Rooms: Doubles from £115. hotelduvin.com

Best for families: The Knight Residence
On the southwestern cusp of the Old Town, these serviced apartments pull in corporate guests on longer stays. Furnishings are solidly Debenhams-y and space is in plentiful supply. They’re a godsend if travelling with kids too, with a DVD library, rentable PlayStations and full kitchens including washer-dryers and dishwashers. High chairs, cots and buggies are available if needed, colourfully kiddy plastic bowls and cutlery are in the cupboards, and baskets of breakfast goodies are thoughtfully supplied.
Rooms: Apartments from £99. theknightresidence.co.uk

Best for the festivals: Ten Hill Place
Owned by the Royal College of Surgeons, there’s the vague air of a Novotel attempting to be hip in the decor here. But rates are relatively cheap, and there’s very little to complain about — free water, free wi-fi, plugs and switches in the right places and so on. It’s during the festival, however, the location comes into its own — the hotel is within spitting distance of key venues such as the Underbelly, Pleasance and Gilded Balloon, but it’s also on a quiet side street should an escape from the mayhem be in order.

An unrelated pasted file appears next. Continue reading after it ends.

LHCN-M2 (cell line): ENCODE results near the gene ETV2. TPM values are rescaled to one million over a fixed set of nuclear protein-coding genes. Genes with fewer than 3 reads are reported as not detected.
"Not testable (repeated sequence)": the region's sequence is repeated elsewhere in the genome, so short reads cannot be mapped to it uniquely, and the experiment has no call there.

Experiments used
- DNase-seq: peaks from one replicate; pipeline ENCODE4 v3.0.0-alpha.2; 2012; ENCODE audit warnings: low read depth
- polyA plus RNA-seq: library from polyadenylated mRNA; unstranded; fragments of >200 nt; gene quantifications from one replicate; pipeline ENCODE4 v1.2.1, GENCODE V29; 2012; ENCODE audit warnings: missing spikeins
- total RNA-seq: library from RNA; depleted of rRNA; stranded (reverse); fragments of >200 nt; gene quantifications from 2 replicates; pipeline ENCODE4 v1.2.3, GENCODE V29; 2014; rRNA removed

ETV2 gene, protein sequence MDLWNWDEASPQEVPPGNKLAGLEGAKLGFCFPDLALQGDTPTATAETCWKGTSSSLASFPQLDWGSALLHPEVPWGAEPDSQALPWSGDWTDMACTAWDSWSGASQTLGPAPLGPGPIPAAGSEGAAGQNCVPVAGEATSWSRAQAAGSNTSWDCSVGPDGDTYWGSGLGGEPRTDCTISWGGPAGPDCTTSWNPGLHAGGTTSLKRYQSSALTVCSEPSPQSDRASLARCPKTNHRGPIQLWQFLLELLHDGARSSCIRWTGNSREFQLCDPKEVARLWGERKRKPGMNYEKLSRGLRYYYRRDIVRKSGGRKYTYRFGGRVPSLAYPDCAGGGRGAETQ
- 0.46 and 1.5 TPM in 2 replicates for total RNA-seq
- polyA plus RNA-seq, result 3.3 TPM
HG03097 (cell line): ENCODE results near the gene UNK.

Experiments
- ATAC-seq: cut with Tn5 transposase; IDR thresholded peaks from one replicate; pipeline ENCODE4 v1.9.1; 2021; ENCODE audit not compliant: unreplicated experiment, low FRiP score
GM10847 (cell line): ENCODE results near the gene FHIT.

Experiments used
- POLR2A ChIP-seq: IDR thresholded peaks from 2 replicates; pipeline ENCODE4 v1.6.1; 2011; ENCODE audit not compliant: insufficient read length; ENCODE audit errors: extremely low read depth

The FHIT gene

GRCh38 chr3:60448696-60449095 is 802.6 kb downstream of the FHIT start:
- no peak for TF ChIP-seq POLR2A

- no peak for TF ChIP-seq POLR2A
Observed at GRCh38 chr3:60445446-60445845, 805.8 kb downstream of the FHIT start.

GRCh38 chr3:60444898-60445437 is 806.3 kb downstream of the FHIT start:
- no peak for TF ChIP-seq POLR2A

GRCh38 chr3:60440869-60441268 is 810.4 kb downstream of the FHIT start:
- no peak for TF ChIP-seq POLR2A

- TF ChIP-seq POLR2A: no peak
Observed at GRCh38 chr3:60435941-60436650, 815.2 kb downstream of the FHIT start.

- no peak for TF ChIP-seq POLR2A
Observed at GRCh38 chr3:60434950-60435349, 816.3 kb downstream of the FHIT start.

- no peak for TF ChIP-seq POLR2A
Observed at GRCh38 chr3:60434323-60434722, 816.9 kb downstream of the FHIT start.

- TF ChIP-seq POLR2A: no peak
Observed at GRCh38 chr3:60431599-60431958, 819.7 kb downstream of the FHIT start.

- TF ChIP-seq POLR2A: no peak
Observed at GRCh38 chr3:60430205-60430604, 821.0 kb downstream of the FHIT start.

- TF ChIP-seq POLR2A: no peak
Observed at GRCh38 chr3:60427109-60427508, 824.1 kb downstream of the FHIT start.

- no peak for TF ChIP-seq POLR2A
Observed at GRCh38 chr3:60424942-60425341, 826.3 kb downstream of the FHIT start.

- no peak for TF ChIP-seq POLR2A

Rooms: Doubles from £59. tenhillplace.com


New Town

Edinburgh’s 18th-century expansion is arguably even more impressive than higgledy-piggledy hilltop Old Town. No one superstar grabs the limelight — the New Town’s masterful power lies in the uniformity of its monolithic Georgian sandstone buildings. Princes Street is the city’s main shopping strip — familiar names line up with views out to the castle — while Rose Street has a long history of keeping bar-hoppers deliriously happy.

Le Monde, Edinburgh

Le Monde

We recommend: Le Monde